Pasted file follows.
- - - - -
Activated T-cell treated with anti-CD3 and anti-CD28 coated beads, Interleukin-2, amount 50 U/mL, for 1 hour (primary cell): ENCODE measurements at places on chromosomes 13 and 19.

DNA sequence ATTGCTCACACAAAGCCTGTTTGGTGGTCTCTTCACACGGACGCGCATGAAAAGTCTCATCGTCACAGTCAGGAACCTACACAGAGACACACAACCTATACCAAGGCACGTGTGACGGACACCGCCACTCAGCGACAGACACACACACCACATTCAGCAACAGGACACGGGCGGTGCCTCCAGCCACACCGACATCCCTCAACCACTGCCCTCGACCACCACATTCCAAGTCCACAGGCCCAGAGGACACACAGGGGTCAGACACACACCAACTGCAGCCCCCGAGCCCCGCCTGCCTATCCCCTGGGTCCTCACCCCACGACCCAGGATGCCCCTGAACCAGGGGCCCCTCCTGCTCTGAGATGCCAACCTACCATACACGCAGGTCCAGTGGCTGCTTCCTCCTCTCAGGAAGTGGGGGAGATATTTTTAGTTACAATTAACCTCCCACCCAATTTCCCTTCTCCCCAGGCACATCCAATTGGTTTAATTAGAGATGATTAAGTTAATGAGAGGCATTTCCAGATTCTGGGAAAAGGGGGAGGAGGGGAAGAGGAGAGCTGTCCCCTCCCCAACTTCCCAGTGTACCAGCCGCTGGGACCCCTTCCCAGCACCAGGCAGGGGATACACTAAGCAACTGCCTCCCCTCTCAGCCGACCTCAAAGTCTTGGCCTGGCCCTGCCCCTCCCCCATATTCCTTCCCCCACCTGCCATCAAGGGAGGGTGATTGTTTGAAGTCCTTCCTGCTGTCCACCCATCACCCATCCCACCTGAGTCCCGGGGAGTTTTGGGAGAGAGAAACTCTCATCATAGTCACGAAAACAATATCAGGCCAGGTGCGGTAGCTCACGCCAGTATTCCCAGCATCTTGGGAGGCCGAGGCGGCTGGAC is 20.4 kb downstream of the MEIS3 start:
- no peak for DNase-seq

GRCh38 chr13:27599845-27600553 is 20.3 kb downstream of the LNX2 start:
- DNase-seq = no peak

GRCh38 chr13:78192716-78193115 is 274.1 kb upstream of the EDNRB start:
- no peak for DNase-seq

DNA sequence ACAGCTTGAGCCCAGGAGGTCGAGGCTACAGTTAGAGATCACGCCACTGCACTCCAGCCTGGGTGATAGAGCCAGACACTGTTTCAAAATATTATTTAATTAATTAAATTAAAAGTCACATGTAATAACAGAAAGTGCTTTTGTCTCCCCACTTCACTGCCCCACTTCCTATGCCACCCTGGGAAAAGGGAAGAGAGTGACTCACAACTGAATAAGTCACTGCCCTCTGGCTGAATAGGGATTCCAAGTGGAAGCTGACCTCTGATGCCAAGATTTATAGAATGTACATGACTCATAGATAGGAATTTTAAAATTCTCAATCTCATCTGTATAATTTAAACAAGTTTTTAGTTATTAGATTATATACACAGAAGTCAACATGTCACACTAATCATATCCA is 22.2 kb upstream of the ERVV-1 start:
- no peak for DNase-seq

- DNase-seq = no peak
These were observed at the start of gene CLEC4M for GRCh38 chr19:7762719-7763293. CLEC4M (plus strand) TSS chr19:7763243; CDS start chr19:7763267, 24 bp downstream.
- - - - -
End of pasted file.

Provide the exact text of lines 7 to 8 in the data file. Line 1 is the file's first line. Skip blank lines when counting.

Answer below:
- no peak for DNase-seq

DNA sequence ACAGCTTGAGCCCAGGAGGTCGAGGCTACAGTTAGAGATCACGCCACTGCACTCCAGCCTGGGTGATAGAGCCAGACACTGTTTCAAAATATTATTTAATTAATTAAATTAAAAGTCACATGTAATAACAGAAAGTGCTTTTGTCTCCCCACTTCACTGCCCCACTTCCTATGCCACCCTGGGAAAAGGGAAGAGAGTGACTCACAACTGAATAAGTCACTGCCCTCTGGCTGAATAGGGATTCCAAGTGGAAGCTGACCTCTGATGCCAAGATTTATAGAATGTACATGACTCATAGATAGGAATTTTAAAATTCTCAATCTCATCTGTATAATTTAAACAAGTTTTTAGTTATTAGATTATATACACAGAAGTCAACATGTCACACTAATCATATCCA is 22.2 kb upstream of the ERVV-1 start: